Are laws mandating the use of French in Québec morally legitimate?


#1

I’m doing a research presentation on language legislation in Québec. Just from a quick search on Google, it doesn’t appear that this issue been discussed on CAF before. All kinds of laws have been passed throughout the years in Québec, including laws that mandate the use of French on public signs, laws that require children to attend French schools, and a number of other similar requirements. The argument of my presentation is that language legislation is the primary means in which the Québécois have attempted to protect French Canadian culture against the dominant influence of Anglophone society in North America. I’ve generally supported the idea, but I’ve begun to wonder whether such measures might actually be morally reprehensible. Could it be considered racist to attempt to preserve a society’s culture by mandating the use of a language? Is this discriminatory? What would the Catholic position on this subject be?


#2

Why would it be immoral? Most countries or geographic areas through history have done the exact same thing. Some still think we should…


#3

Such laws may be offensive to some but are not immoral. I do find it offensive to have traveled in Canada in the past and seen all road signs in dual language except in Quebec where signs were only in French. If that’s how it’s going to be then the rest of Canada should have signs just in English.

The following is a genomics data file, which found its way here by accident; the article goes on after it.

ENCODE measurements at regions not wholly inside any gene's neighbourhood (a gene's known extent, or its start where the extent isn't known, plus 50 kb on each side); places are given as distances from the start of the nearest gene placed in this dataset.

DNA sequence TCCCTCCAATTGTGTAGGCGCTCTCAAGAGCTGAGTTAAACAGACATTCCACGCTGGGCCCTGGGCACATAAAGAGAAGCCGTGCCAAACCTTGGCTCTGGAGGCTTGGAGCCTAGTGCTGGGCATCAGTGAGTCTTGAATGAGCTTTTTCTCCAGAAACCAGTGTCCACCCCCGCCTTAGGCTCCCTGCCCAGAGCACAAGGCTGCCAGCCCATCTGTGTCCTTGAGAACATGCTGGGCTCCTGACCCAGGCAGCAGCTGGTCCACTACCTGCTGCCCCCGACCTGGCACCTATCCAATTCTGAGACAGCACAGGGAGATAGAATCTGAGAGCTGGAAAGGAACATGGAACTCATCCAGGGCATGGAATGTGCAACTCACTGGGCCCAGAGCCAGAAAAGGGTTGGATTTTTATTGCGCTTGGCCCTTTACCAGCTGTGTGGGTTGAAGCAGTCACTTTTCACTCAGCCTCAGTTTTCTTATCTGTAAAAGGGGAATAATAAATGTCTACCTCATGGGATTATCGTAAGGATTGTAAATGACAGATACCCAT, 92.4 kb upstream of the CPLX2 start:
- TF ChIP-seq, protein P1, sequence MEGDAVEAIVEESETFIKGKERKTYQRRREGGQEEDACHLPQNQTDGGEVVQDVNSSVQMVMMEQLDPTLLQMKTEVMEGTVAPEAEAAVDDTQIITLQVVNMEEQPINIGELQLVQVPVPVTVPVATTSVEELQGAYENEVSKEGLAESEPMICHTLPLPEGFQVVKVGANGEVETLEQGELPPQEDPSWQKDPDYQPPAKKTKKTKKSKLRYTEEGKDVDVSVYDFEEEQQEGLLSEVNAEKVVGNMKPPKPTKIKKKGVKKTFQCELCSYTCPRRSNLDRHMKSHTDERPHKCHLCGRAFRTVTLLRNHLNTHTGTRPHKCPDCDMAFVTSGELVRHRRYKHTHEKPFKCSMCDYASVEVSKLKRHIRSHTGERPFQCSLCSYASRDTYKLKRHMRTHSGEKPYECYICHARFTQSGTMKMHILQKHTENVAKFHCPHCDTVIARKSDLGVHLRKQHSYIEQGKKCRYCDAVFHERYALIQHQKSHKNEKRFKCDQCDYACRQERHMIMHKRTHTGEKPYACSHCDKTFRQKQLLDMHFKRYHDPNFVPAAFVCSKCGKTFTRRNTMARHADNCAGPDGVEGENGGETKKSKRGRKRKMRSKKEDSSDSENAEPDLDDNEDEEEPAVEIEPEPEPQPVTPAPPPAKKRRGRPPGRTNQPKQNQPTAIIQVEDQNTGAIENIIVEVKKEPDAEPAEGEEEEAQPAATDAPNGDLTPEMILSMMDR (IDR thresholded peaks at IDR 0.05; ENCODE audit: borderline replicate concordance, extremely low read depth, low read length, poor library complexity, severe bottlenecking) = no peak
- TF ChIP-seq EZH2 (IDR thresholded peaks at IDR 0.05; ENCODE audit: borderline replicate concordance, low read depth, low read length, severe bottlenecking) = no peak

#4

Are laws mandating the use of French in Québec morally legitimate?
Je pense que oui.


#5

Many places have done this in the past to protect their culture or worse to force their culture on someone. The former I see no problem with, the latter I would think is immoral.
In this case there is no immoral behaviour, since no sanctions are placed on you if you speak English for example.


#6

Many provinces do have road signs in English only. It is only in those provinces which have chosen to be designated bilingual that the signs are in both languages.

Quebec’s decision to promote and support their francophone culture comes from the fact that they are a cultural and linguistic minority within the larger country, no matter how much the language is given “official” recognition. You would be unlikely to find a Quebec Francophone who did not speak English fluently; outside Quebec, it is rather unusual to find an Anglophone who speaks French fluently. Recognizing that the language is such a significant part of the culture, and that it does need to be protected from a majority culture which threatens to overwhelm it, the impetus of the Quebec government becomes more and more understandable.


#7